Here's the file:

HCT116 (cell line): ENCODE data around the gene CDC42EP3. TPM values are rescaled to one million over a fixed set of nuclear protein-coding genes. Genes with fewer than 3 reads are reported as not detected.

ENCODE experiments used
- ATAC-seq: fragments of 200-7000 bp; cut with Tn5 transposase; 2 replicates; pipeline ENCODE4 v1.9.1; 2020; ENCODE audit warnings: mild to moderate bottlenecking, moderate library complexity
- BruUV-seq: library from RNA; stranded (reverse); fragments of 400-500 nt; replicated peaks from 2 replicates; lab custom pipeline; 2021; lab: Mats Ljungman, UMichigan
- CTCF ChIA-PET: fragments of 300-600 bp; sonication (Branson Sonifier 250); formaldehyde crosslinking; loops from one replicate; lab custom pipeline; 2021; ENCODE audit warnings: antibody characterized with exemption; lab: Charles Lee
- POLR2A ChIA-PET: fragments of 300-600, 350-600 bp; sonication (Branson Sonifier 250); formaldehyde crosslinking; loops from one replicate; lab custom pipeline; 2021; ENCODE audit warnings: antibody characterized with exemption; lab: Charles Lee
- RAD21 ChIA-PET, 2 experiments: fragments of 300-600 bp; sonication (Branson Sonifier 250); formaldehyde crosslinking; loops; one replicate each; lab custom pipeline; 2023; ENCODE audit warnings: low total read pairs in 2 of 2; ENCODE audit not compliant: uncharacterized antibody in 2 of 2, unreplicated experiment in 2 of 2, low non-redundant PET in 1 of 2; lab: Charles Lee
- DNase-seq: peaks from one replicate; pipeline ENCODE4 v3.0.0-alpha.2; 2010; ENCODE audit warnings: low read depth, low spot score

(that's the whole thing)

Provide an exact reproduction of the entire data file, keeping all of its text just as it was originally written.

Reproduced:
HCT116 (cell line): ENCODE data around the gene CDC42EP3. TPM values are rescaled to one million over a fixed set of nuclear protein-coding genes. Genes with fewer than 3 reads are reported as not detected.

ENCODE experiments used
- ATAC-seq: fragments of 200-7000 bp; cut with Tn5 transposase; 2 replicates; pipeline ENCODE4 v1.9.1; 2020; ENCODE audit warnings: mild to moderate bottlenecking, moderate library complexity
- BruUV-seq: library from RNA; stranded (reverse); fragments of 400-500 nt; replicated peaks from 2 replicates; lab custom pipeline; 2021; lab: Mats Ljungman, UMichigan
- CTCF ChIA-PET: fragments of 300-600 bp; sonication (Branson Sonifier 250); formaldehyde crosslinking; loops from one replicate; lab custom pipeline; 2021; ENCODE audit warnings: antibody characterized with exemption; lab: Charles Lee
- POLR2A ChIA-PET: fragments of 300-600, 350-600 bp; sonication (Branson Sonifier 250); formaldehyde crosslinking; loops from one replicate; lab custom pipeline; 2021; ENCODE audit warnings: antibody characterized with exemption; lab: Charles Lee
- RAD21 ChIA-PET, 2 experiments: fragments of 300-600 bp; sonication (Branson Sonifier 250); formaldehyde crosslinking; loops; one replicate each; lab custom pipeline; 2023; ENCODE audit warnings: low total read pairs in 2 of 2; ENCODE audit not compliant: uncharacterized antibody in 2 of 2, unreplicated experiment in 2 of 2, low non-redundant PET in 1 of 2; lab: Charles Lee
- DNase-seq: peaks from one replicate; pipeline ENCODE4 v3.0.0-alpha.2; 2010; ENCODE audit warnings: low read depth, low spot score